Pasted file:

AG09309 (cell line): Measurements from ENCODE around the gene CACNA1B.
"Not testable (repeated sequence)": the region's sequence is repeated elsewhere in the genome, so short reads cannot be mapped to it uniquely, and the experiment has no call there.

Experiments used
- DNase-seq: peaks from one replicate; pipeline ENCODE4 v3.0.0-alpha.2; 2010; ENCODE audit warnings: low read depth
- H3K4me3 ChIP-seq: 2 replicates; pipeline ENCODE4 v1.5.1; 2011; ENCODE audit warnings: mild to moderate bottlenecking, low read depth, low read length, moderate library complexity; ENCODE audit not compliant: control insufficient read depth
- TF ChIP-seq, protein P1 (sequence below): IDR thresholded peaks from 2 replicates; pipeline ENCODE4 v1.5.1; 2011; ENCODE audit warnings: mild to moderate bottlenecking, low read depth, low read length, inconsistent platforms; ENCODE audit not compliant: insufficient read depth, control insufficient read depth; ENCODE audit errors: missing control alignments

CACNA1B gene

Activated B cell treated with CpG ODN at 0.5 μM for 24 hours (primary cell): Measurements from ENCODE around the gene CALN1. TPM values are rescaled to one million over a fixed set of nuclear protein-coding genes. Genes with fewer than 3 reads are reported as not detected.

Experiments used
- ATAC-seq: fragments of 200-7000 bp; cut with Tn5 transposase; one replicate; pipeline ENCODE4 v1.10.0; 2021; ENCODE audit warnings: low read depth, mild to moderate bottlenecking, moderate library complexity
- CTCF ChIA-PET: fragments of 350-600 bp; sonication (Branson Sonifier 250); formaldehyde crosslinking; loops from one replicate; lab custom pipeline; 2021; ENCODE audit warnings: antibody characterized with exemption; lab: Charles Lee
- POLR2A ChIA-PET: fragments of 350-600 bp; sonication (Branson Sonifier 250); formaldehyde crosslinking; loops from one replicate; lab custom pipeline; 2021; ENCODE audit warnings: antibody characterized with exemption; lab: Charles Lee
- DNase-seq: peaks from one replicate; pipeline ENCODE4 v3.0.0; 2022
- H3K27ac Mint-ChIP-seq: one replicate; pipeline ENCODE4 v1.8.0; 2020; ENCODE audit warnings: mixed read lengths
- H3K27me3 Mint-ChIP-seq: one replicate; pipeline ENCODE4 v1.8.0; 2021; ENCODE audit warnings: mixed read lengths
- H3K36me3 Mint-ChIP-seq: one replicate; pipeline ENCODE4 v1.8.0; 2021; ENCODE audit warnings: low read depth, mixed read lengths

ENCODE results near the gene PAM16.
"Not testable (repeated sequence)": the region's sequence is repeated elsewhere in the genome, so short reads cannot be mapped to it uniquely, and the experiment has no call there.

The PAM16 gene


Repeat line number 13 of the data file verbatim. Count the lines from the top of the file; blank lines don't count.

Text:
- DNase-seq: peaks from one replicate; pipeline ENCODE4 v3.0.0; 2022